The Time Gap between Receiving an Income and Spending
The existence of money adds some complication to the Say’s Law story but not much. There is always the intrinsic time delay between (A) outlaying money in some productive venture; (B) selling products one has produced or earning wages as someone’s employee; (C) receiving the money for what one has produced or earned as an employee which may be delayed through sales on credit or by being paid wages in arrears; and (D) spending the money one has received.
An increased time delay between C and D is not a theory of recession and unemployment.
This is what Mill in his essay “Of the Influence of Consumption on Production” is trying to get across. He was desperate to try to explain to the boneheads of his own time what the conclusions from the Law of Markets are. And it is extraordinary the number of people I have come across who read this essay and then argue that Mill is contradicting himself because he denies demand deficiency at the start of the essay and then talks about people hanging onto their money and delaying expenditure at the end. This is John Stuart Mill we are talking about, the man with the nineteenth century’s highest IQ and whose previous book was his Logic (1843) which was used throughout the nineteenth century and well into the twentieth. He is not likely to have contradicted himself in a way that any bumbling idiot could pick it up. Perhaps they should try to work out more closely what he meant.
And what Mill is trying to get people to understand is that a prior theory of recession is needed to explain why the delay between C and D has occurred. That is the explanation for recession not some blue sky decision not to spend. The increased delay has been caused by something. What is it? That is what needs to be known. And whatever it is has caused the outlaying of money in A to diminish as well. But if you believe that the cause has been too much saving, then says Mill, you will never understand the first thing about how an economy works.
The Role of Money
To understand the money side of these things, it helps to go to Wicksell who followed Mill by about half a century (see Chapters 16 and 17 of the second edition of my Free Market Economics). What Wicksell discusses firstly is the natural rate of interest which is the supply and demand for productive resources (machines, bricks, tools, labour hours, everything that can be used in production). Of these, there is only a finite amount (it is a stock) and the potential rate of increase is very slow. Then there is the nominal rate of interest which regulates money and credit, the number of units of purchasing power in an economy. These can be increased at quite a rapid rate, much more rapidly than can the quantum of real resources.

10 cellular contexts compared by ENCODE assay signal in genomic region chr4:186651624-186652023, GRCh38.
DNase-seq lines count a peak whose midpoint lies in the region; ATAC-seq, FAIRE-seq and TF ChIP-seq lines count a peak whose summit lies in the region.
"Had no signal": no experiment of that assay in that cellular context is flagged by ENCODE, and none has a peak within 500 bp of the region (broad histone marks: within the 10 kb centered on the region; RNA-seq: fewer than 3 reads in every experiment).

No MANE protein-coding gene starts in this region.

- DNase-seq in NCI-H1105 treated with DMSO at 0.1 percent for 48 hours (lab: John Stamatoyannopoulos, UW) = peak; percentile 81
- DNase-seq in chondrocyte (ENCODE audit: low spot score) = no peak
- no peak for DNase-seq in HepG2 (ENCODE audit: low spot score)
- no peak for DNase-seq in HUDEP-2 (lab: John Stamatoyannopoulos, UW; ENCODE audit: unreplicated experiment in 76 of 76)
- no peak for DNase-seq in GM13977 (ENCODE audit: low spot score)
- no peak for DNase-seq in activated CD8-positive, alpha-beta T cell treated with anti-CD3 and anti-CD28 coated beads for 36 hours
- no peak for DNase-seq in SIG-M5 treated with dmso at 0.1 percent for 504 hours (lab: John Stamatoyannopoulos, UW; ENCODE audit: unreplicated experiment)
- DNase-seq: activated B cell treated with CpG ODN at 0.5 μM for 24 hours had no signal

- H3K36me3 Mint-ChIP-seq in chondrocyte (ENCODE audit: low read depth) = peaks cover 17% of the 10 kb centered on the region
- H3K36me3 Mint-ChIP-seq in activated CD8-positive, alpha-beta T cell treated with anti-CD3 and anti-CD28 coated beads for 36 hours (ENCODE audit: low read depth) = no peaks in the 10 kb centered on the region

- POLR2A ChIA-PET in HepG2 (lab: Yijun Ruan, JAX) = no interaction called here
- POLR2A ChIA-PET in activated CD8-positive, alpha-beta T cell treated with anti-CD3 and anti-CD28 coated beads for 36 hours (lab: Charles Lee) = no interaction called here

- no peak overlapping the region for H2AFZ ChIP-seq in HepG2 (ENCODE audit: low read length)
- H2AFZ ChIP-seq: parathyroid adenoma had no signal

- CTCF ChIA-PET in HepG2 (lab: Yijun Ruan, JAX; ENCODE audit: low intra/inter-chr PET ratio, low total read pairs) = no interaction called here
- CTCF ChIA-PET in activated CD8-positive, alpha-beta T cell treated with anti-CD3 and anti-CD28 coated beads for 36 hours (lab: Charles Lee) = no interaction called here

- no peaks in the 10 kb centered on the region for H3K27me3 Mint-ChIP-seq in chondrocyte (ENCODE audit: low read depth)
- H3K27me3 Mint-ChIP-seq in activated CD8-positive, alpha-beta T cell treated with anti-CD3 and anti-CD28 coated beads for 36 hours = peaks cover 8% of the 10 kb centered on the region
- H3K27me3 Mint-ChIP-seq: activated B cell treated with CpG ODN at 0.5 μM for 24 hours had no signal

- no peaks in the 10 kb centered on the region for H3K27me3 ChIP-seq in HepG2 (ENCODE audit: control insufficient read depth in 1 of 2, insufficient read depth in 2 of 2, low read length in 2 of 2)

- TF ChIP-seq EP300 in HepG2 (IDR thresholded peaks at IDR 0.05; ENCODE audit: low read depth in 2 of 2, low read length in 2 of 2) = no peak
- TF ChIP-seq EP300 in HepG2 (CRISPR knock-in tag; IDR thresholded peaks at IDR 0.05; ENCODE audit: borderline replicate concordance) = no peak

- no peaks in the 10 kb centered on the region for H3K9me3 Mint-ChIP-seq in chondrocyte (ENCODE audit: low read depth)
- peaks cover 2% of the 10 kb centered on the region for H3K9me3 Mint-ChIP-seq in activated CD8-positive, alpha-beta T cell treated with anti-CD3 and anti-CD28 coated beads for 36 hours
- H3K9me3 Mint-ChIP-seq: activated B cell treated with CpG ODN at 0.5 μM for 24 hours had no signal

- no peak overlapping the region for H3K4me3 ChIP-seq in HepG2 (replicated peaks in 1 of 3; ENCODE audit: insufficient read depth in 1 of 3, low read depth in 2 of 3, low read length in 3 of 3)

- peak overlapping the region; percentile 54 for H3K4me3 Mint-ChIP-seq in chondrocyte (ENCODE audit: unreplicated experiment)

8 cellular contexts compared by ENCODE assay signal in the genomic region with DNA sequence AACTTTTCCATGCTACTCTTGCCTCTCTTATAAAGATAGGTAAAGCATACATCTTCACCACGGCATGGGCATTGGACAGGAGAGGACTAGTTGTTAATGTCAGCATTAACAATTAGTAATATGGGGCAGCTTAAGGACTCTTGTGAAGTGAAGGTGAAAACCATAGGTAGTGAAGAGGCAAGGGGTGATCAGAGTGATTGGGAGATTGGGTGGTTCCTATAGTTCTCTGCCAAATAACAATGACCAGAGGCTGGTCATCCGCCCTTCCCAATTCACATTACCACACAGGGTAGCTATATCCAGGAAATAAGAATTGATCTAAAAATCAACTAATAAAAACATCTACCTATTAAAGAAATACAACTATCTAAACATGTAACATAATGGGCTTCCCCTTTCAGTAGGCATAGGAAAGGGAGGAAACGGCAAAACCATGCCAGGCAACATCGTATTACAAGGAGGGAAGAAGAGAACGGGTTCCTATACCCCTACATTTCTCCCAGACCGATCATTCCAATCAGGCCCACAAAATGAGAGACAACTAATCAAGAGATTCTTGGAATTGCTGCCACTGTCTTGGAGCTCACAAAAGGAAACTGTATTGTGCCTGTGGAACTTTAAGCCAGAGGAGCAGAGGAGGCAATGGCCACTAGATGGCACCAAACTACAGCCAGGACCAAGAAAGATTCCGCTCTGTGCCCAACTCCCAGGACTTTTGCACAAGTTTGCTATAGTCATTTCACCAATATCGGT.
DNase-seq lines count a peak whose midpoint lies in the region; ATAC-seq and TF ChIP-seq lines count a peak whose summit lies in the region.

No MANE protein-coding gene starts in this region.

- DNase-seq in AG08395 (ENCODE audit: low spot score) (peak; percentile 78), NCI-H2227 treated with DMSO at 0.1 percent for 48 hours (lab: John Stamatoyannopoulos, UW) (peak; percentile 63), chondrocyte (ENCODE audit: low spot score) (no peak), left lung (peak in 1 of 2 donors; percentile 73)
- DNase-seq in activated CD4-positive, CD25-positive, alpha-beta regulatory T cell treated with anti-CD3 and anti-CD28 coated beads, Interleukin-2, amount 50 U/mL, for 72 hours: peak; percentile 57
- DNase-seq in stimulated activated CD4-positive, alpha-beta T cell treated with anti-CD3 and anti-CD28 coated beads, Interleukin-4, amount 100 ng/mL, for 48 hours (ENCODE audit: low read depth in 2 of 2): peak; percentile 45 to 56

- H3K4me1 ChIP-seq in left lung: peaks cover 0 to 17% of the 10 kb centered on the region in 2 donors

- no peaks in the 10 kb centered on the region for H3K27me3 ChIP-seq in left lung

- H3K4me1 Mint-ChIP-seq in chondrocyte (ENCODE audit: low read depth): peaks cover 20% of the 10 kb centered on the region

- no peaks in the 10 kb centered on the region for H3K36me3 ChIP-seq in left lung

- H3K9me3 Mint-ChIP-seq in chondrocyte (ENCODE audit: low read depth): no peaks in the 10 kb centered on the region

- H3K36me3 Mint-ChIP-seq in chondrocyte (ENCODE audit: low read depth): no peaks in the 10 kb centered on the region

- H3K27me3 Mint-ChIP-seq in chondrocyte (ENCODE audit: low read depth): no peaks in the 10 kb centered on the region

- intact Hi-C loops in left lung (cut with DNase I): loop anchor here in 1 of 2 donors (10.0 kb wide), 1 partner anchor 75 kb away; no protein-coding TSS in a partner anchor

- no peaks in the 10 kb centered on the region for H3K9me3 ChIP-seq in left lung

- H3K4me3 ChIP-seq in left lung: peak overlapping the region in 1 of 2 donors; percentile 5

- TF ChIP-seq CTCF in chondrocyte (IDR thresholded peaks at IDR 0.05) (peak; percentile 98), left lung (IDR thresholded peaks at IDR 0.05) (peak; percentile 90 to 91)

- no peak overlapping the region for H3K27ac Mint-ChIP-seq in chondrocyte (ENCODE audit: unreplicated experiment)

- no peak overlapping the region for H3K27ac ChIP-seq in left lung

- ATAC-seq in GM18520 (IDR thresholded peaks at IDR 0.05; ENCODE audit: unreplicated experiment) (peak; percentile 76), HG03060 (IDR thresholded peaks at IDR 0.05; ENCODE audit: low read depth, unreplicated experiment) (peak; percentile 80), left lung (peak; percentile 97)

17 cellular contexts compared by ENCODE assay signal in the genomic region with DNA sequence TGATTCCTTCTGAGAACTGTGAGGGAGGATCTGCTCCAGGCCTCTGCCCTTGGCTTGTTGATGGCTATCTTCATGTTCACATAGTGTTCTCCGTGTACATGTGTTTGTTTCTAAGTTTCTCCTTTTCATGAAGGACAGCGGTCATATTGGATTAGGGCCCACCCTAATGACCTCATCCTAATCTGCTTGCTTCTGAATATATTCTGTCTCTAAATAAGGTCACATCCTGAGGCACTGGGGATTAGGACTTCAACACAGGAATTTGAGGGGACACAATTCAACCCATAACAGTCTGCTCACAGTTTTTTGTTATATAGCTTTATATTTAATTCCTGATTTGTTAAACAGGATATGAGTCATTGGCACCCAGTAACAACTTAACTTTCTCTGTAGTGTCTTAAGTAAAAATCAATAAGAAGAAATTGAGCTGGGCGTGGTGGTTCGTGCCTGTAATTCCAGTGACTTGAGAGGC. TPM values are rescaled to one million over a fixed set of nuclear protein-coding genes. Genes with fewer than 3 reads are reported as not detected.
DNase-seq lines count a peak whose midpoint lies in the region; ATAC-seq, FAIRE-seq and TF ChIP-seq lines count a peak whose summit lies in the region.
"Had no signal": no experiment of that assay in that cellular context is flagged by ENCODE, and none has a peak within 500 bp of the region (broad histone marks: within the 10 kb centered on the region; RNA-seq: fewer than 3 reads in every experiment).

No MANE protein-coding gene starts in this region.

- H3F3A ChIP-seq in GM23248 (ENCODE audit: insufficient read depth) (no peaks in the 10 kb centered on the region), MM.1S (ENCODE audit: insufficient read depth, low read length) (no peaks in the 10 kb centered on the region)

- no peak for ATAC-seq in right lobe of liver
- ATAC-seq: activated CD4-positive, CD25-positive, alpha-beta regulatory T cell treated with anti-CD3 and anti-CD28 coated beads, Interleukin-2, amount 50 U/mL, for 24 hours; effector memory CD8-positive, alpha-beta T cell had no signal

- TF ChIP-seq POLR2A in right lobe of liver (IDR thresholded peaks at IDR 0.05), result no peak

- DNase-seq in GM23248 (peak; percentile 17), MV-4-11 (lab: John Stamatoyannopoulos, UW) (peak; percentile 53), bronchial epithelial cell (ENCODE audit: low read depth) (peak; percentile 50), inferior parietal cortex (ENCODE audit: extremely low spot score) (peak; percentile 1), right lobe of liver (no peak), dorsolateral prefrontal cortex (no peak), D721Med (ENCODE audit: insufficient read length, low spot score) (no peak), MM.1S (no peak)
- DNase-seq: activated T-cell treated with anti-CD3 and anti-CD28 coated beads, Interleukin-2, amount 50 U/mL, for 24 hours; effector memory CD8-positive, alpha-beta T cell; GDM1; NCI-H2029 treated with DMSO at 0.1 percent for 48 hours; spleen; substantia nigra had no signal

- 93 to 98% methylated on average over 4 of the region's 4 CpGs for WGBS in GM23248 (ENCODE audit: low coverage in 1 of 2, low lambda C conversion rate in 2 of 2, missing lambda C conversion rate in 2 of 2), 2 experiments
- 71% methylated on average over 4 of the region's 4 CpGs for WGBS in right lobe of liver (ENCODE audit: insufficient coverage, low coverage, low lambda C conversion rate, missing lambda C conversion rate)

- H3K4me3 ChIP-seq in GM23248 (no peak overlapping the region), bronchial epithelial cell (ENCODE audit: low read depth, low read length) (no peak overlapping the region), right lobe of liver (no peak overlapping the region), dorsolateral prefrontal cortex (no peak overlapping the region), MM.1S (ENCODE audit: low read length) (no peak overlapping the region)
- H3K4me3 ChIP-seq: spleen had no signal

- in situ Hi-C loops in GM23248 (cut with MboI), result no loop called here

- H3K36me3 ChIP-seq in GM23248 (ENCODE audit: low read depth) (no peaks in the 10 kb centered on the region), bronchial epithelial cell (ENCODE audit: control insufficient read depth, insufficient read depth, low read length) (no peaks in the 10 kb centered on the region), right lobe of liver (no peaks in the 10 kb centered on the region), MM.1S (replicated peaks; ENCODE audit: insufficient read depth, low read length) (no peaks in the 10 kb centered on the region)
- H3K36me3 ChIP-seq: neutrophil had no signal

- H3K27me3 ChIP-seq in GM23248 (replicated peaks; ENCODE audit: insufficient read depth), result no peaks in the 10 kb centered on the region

Start with 100,000 units of productive resources and money and credit equal to 100,000 units of currency. Each unit of production thus costs one unit of currency. If the amount of money and credit goes up to 200,000 units of currency, eventually the price of productive resources will rise to two units of currency. But that is eventually. In the meantime, the people who first get their hands on the extra units of currency can buy more since the price level has not as yet risen to the full extent that it will.
But the producers of those 100,000 units of real output will eventually find that they have not been able to exchange what they produced for enough money to allow them to buy products equal in value to the value of the products they sold. If they are running a business, they find they are unable to replace their stock with the revenues they have earned. They have been cheated blind and yet the one place they don’t look for that theft is in the increased demand created by the government since that is what they have been taught to believe is what has been done to save them from the problem that very solution has caused.